Shiren the Wanderer’s 25th anniversary is upon us. The original Super Famicom entry debuted back in December 1995. Now we’re about to see Shiren the Wanderer: The Tower of Fortune and the Dice of Fate, the fifth installment, show up on the Nintendo Switch and PC. To get a better idea of what to expect now that it’s returned, Tomoya Shinozaki, the game’s director who has been with Spike Chunsoft since 2017, spoke with us about the latest ports.
Jenni Lada, Siliconera: What led to Shiren the Wanderer: The Tower of Fortune and the Dice of Fate making the leap from the DS, then to the Vita, and finally to the PC and Switch? When did the porting process begin?
Tomoya Shinozaki, Spike Chunsoft: Sony ended production of the PlayStation Vita in 2019, making it difficult for new people to play Shiren even if they wanted to. I wanted Shiren to be available to as many people as possible, so we decided to port it to the Switch for its convenience and PC for Steam’s wide user base.
How difficult was it to bring the Vita version of the game to the PC and Switch? Were there any surprises that came up during development?
Shinozaki: We thought about the control scheme quite a bit. Vita and Switch have a similar button layout so that was easy, but we had long discussions about the optimal keyboard layout.
Was it easier to prepare it for the Switch, considering Shiren the Wanderer: The Tower of Fortune and the Dice of Fate was made with a handheld platform in mind?
Shinozaki: Shiren is a great fit for the Switch. The UI reads well even in handheld mode and it’s nice to be able to play it on the go in short bursts.
There are bonus dungeons in the latest version of Shiren the Wanderer: The Tower of Fortune and the Dice of Fate. What steps were taken to make them feel consistent compared to the existing ones? How were the PC and Switch’s unique features considered when creating them?
Shinozaki: For the bonus dungeons, I wanted to use rules that offered replayability while also challenging players to rethink their strategies.
Bladeless Wasteland doesn’t have any weapon drops and your physical attacks are weaker, forcing you to rely on ranged attacks, like arrows, rocks and staves.
Cloister of Certain Doom lets you adjust the difficulty with a self-imposed turn limit. Fail to clear the dungeon in the turn limit and the Wind of Kron will blow you back to the surface. Once you set a personal record, see how low you can take it!
The Garden of Destiny is unlocked after clearing the main scenario. Enemies give a huge EXP boost if you defeat them in one hit, but less EXP the more hits it takes. You’ll randomly encounter allies from the main scenario, which changes how you tackle the challenges ahead.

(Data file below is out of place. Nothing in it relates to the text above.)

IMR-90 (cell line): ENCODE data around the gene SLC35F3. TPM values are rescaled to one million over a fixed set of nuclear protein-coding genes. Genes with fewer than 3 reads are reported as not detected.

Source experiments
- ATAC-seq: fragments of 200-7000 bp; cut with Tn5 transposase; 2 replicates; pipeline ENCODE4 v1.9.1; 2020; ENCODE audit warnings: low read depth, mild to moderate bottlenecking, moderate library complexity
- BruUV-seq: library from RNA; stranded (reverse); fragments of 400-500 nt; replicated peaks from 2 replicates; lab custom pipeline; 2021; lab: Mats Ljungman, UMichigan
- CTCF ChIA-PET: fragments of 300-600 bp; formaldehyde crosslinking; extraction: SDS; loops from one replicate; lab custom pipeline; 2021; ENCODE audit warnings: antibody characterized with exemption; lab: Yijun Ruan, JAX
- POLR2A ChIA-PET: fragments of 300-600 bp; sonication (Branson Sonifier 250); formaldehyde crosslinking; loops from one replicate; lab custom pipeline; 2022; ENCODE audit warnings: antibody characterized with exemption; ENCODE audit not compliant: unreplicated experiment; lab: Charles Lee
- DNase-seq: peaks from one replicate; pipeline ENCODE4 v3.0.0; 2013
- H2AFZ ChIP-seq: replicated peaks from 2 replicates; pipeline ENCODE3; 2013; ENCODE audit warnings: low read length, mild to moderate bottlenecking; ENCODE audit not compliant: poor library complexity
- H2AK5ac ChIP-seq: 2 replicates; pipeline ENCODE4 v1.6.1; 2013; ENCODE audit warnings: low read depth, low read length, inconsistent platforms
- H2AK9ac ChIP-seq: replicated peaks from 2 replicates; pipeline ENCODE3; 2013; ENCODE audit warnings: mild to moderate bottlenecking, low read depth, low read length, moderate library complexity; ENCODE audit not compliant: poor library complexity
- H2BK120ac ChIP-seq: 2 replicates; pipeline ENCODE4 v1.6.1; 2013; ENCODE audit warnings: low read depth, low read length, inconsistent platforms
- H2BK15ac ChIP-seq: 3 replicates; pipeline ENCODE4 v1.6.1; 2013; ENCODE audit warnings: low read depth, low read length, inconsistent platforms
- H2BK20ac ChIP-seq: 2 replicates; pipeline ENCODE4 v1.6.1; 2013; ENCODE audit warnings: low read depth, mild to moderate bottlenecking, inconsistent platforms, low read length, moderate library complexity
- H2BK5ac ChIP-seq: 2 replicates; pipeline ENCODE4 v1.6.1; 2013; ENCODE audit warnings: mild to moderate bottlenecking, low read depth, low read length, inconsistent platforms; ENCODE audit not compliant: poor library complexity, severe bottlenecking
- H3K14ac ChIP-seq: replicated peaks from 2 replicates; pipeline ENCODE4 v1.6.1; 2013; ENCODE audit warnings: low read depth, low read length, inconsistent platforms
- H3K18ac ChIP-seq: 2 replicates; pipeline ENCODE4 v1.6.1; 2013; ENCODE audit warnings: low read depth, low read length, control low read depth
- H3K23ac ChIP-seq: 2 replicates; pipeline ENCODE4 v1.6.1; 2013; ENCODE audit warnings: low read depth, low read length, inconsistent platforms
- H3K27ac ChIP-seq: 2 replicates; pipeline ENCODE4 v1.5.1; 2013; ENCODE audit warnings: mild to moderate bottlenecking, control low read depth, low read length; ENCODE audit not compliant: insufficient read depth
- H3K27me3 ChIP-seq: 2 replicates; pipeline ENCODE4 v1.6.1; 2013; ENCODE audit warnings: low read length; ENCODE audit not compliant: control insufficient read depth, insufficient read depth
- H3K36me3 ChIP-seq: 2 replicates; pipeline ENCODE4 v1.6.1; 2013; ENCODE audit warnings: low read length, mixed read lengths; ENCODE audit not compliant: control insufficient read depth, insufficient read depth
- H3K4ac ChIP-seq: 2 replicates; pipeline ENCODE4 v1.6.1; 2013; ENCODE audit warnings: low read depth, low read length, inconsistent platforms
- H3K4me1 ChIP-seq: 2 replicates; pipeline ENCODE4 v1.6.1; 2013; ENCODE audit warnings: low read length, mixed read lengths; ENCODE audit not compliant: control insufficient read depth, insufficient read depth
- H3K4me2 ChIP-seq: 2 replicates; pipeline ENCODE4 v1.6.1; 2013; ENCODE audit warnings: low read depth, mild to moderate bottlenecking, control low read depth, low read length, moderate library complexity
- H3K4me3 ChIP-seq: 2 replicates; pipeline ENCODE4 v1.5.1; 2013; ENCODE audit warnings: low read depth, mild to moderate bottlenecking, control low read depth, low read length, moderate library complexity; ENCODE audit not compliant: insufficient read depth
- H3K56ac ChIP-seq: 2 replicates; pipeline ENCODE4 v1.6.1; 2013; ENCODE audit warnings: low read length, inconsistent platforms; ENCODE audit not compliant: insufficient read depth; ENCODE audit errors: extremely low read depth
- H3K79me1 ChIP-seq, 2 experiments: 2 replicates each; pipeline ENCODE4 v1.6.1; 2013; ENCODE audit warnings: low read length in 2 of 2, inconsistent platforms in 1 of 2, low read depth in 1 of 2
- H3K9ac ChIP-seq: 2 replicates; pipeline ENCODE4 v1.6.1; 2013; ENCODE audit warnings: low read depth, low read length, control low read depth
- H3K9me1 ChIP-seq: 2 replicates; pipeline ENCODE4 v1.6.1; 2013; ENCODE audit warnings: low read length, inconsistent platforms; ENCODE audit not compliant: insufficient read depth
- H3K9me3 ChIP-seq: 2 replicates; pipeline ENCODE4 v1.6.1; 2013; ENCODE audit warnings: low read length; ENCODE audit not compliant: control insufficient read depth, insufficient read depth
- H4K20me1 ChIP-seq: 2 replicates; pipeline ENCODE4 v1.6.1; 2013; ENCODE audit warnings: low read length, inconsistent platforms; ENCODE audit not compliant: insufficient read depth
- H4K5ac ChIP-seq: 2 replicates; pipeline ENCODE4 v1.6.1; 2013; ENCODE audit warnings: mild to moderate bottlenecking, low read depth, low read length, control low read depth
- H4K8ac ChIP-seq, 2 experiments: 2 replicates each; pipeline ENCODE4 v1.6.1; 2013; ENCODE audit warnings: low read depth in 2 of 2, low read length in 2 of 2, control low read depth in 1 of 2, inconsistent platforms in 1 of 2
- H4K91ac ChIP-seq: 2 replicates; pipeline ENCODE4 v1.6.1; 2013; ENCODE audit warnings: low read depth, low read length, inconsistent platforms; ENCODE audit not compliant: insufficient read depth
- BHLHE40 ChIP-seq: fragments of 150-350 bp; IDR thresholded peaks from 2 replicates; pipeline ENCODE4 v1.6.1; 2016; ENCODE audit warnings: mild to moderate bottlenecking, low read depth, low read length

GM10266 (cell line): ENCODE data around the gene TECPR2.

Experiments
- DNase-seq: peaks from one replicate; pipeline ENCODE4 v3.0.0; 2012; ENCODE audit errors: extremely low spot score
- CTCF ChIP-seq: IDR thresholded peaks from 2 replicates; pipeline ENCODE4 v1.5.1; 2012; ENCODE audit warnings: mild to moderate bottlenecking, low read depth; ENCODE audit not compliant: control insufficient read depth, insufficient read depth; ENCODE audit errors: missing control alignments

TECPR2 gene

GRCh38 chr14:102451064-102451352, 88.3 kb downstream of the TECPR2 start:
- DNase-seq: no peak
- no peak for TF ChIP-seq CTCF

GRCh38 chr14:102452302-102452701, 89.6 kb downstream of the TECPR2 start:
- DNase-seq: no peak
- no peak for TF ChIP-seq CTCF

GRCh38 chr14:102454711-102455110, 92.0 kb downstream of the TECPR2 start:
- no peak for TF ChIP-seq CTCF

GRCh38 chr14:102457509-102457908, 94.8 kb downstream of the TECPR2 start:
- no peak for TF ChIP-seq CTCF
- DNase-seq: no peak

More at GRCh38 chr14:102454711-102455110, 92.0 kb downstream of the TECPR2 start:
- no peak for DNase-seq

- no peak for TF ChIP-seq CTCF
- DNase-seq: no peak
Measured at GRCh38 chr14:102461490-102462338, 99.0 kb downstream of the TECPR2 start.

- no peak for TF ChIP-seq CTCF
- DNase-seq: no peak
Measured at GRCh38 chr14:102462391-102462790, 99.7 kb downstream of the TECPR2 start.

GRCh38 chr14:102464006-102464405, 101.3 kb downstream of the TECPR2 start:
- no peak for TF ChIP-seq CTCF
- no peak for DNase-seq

The Live Display is new for these versions of Shiren the Wanderer: The Tower of Fortune and the Dice of Fate. What made the team decide to add it to the game?
Shinozaki: Before I joined Spike Chunsoft I used to watch streamers play Shiren. (Well, I still do…) Some streamers would customize their overlays to show all sorts of in-game information, like their inventory and dungeon progress. As a viewer, it made the gameplay easier to follow, so as a dev, I wanted to implement something similar.
Live streams are a great way to discover new games and strategies, so I hope people pick up Shiren to share with their audience.
Shiren the Wanderer: The Tower of Fortune and the Dice of Fate is now region-free, when it comes to rankings and rescues. What led to the change? How difficult was it to implement, since the Vita didn’t offer that?
Shinozaki: I wanted players to be able to rescue anyone from around the world, regardless of region or language. This is especially important on Steam, which is a global platform. I won’t bore you with the details but suffice to say it was a unique challenge given how the system was originally designed.
What do you consider most important when developing any Shiren the Wanderer game?
Shinozaki: The Shiren series offers a very particular play experience and has a following of hard-core fans, so maintaining that “Shiren” feeling is vital.
Little things that you wouldn’t expect, like movement speed and input response time, are part of the overall feel, so we wanted to make sure everything was on point.
Which Shiren the Wanderer game do you enjoy the most and why?
Shinozaki: I have to go with the original Mystery Dungeon: Shiren the Wanderer for the Super Famicom. I first played it when I was a student. There’s something addictive about losing your gear and starting from scratch each time you collapse.
This title is still popular in Japan. At a recent speed run event, the top time for Table Mountain, the main scenario dungeon, was just twelve minutes. That competition left me speechless.
What would you like to implement or see appear in a sixth Shiren the Wanderer game?
Shinozaki: The Live Display Mode got a huge fan reaction, so if there is a sequel I’d like to include more features that make the game easy to stream and fun to watch.
Shiren the Wanderer: The Tower of Fortune and the Dice of Fate will come to the Nintendo Switch and PC on December 2, 2020.